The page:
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White House: No deal with Salvation Army

White House spokesman Ari Fleischer  

By Major Garrett
CNN White House Correspondent

WASHINGTON (CNN) -- The White House on Tuesday denied cutting a deal to gain Salvation Army support of the president's faith-based initiative in exchange for a regulation protecting some religious charities' practice of not hiring homosexuals.

"No. Absolutely not," White House spokesman Ari Fleischer said when asked if there had been such a deal. "Never has been. Never has been."

Meeting with GOP senators on Capitol Hill, Vice President Dick Cheney said the president's faith-based initiative does not require organizations to change their views.

Message Board: Gay rights  

"A key part of the president's faith-based initiative is to make certain that in order to acquire or to participate in providing these social services with government funds, we not require fundamental changes in the underlying principles and organizing doctrines, if you will, of the organizations that participate," Cheney said. "That has been a consistent policy throughout, it is not intended to discriminate against anybody."

At issue is a front-page story in Tuesday's edition of The Washington Post that asserts the Salvation Army vowed to lend its political support to the faith-based initiative in exchange for a new federal regulation that would protect it and other religious organizations from having to hire homosexuals or provide domestic partner benefits. Asked if the Salvation Army misread the administration's position, he said: "Correct. And they've been advised of that."

Fleischer said the administration supports pending House legislation that adheres to current federal civil rights laws.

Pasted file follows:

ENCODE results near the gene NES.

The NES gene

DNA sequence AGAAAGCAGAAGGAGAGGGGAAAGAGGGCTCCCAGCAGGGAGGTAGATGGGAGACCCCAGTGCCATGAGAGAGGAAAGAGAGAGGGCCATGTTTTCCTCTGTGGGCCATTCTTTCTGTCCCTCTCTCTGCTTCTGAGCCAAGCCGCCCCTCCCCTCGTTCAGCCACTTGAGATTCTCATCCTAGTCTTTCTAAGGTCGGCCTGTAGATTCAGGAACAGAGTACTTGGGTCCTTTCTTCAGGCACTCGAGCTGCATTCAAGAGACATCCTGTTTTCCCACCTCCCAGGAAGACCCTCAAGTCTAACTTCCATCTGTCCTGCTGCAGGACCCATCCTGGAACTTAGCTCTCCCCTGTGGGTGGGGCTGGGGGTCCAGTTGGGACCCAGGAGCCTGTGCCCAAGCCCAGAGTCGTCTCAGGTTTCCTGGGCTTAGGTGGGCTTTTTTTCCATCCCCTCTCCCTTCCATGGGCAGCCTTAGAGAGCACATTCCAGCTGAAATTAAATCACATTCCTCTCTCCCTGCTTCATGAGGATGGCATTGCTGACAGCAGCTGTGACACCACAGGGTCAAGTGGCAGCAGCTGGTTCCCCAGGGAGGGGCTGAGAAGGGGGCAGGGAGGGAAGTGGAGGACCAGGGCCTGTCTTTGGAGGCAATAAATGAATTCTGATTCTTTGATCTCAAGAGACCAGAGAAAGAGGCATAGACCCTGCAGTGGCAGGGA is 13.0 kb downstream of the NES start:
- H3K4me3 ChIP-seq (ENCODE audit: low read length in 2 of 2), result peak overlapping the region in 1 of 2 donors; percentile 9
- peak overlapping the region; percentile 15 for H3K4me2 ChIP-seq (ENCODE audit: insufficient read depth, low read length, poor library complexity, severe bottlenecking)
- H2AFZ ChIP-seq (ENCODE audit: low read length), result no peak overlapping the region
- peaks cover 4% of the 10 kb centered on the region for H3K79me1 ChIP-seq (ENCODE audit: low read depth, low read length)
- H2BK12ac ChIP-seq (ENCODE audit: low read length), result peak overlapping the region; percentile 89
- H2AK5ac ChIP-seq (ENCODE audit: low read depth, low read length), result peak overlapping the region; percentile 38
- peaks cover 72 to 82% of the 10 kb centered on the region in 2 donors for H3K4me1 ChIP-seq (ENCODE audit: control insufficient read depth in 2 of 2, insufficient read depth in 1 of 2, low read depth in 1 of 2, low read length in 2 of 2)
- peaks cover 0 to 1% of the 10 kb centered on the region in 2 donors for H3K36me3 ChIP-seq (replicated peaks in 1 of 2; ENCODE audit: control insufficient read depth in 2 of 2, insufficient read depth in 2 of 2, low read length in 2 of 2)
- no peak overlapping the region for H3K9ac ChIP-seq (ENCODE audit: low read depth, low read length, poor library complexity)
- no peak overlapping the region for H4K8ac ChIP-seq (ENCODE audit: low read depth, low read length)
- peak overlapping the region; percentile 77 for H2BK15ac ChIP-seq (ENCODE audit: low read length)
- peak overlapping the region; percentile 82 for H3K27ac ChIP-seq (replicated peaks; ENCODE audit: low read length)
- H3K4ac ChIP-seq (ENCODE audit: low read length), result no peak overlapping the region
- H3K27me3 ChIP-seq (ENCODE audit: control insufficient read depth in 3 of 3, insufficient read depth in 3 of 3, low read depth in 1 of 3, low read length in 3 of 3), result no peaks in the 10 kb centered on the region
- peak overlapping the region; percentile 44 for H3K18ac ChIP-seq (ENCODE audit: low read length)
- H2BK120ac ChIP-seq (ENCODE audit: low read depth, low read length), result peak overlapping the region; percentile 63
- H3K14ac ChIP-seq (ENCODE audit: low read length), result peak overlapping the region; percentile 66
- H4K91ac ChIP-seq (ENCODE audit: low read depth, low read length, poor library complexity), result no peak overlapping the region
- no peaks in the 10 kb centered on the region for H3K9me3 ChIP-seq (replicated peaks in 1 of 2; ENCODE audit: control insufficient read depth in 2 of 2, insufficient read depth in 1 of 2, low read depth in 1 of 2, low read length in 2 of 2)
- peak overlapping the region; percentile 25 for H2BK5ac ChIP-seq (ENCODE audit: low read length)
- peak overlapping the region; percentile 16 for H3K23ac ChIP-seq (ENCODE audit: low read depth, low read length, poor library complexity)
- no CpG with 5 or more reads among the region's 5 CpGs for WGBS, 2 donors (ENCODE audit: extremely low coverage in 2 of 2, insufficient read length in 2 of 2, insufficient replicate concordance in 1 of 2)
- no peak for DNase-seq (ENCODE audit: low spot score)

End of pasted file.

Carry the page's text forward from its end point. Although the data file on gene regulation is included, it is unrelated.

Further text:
"It's important to fully comply with the civil rights laws. And the faith-based legislation as passed by the Judiciary Committee, with hardly any Democrats voting against it, fully complies with civil rights laws," Fleischer said.

However, federal law currently allows religious groups to discriminate against homosexuals in hiring and in the awarding of benefits. And while the language in the House bill forbids religious groups from discriminating on the basis of race, color, sex, age or disability, it does not forbid discrimination against homosexuals.

Some states and cities, however, have passed ordinances or laws forbidding religious groups to discriminate against homosexuals in hiring and benefits.

According to the Post, the Salvation Army had suggested wording to the Office of Management and Budget on a new regulation that would prevent state and local governments that receive federal funds from requiring religious organizations to adopt hiring practices or create benefit programs that are "inconsistent with the beliefs and practices" of the religious group.

• The Salvation Army

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